uneven-oke bucket | 2013, Nakagawa Mokkougei by | n meister, wood

Nakagawa Mokkougei is a traditional Japanese cooper whose pails, barrels and other wooden items have long been beloved of exclusive Kyoto inns and restaurants. We applied their techniques to create a champagne cooler. We decided to keep some of the slats longer than the others to give users a sense of how buckets are made. While seemingly slight, this decision meant a complex production process: each cooler must be assembled once, then taken apart, its surfaces finished then reassembled. The walls of Japanese wooden buckets ordinarily lie straight. We added a slight curve at the base to create a soft feel both visually and in the hand. To soften the hoop’s metallic gleam, we sandblasted it to a matte texture then coloured it with a powdered paint, developing another new technique. The pieces are made from a combination of Japanese cypress (hinoki), the traditional material for buckets, and Jindai Cedar, a rare, darker wood uncovered from having been buried in the earth for more than 2000 years. We treated both woods with urethane to keep warping from ultraviolet rays, dirt and moisture to a minimum. A collection that combines old and new techniques to bring out the best in its materials.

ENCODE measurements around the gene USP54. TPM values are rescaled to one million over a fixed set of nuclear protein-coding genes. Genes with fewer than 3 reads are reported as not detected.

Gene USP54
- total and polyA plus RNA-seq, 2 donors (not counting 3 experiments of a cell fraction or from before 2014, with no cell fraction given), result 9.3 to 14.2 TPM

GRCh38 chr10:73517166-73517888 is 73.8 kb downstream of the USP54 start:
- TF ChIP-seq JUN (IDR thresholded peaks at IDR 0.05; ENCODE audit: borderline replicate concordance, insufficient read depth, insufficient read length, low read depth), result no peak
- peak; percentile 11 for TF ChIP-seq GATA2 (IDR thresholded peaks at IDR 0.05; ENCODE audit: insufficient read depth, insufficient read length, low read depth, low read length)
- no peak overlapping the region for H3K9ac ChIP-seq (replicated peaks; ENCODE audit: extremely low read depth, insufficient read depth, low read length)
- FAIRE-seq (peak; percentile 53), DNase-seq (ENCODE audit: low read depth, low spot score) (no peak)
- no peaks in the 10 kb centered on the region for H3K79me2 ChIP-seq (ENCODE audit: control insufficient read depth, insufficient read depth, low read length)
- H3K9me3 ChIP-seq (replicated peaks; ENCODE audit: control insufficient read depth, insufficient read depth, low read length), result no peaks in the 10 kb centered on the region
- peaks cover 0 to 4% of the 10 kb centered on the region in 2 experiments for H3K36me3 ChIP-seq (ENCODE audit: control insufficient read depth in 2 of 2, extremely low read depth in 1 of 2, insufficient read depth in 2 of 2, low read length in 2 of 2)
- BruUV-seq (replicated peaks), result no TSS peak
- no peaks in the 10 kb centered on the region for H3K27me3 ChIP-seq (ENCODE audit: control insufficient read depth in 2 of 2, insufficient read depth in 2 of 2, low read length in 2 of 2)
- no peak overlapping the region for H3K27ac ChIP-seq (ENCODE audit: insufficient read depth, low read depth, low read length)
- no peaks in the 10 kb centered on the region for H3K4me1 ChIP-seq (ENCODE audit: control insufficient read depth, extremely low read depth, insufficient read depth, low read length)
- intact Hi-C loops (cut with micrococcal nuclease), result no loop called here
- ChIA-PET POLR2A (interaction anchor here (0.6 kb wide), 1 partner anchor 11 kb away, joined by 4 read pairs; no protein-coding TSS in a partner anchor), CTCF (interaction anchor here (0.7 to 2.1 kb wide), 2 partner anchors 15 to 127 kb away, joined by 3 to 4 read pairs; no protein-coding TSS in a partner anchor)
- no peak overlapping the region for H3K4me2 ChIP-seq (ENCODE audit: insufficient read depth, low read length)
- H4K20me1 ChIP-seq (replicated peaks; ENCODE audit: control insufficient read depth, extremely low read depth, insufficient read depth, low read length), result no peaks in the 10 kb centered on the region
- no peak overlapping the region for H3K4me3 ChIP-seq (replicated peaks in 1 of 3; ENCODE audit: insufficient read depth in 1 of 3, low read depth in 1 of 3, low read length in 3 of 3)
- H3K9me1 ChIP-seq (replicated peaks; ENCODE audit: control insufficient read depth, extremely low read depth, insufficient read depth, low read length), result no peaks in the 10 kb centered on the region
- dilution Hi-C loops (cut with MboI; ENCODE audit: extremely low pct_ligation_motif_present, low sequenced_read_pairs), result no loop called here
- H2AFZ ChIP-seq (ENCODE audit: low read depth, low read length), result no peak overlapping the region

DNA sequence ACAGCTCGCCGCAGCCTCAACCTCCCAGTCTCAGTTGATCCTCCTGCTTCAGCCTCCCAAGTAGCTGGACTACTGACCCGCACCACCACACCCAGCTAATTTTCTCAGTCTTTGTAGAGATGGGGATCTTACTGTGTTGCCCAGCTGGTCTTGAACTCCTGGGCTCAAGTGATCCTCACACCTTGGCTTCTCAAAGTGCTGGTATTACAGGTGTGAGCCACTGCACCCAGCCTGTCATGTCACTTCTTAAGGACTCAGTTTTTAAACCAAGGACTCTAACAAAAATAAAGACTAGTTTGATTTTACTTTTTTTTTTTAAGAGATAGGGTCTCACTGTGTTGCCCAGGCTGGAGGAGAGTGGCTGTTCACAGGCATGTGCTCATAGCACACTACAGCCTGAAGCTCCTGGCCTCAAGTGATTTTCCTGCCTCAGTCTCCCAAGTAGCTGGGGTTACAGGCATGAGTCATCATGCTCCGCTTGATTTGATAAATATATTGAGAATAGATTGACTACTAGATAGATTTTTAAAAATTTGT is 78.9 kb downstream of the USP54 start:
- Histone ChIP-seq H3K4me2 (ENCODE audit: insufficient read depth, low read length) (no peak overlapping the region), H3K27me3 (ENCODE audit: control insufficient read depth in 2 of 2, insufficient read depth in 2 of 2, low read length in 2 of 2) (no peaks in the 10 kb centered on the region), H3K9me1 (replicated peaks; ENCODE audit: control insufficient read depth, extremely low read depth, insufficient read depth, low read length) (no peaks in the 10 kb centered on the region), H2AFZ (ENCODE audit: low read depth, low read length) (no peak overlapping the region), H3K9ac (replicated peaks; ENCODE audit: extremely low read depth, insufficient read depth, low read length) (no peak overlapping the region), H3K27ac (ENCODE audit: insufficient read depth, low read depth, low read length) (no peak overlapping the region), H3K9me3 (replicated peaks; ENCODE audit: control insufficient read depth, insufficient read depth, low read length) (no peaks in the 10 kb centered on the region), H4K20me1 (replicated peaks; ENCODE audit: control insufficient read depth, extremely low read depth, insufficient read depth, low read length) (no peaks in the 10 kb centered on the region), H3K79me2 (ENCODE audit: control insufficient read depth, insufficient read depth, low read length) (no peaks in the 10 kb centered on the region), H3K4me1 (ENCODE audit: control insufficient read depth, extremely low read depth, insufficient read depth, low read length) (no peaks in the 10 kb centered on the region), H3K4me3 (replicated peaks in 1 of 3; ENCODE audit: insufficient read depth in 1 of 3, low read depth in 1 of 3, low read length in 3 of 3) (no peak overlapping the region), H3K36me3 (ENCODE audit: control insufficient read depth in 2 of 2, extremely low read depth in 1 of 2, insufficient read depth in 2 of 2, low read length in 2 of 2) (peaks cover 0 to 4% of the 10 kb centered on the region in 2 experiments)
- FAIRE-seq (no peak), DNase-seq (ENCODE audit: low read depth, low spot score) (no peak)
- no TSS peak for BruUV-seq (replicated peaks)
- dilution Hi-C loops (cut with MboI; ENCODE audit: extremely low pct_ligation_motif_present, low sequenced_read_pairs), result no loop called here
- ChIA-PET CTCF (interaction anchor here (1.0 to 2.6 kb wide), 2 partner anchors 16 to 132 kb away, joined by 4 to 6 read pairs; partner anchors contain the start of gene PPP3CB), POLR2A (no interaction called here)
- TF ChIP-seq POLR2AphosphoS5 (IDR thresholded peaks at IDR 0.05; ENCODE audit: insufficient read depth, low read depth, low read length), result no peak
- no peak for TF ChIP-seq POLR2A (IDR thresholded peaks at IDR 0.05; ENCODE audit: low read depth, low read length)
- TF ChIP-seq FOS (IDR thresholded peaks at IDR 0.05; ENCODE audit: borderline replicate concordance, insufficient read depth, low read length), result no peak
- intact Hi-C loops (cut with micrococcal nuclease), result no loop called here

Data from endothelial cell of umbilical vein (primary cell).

bamboo-steel collection | 2012, National Taiwan Craft Research Institute, steel

The National Taiwan Craft Research Institute is concerned with the revitalization and development of Taiwan’s traditional crafts skills and industries. We designed this collection as part of the Institute’s Yii series, a new project with art direction by Gijs Bakker, co-founder of Droog Design. Our task was to discover sources for new designs through research into Taiwan’s traditional bamboo handicrafts and furniture. We were fascinated by bamboo-working techniques, and decided to draw our inspiration for a chair from these, rather than to work with the material itself. We applied bamboo-working techniques to tubular steel pipes, which can be easily mass-produced with standard levels of quality. Borrowing bamboo handicraft techniques like weaving together thinly sliced sections and joining parts by wrapping them around each other allowed us to give the hard metal a sense of pliancy. The bamboo artisans visited the metal workshop regularly, and we had many conversations about the project and its capacities.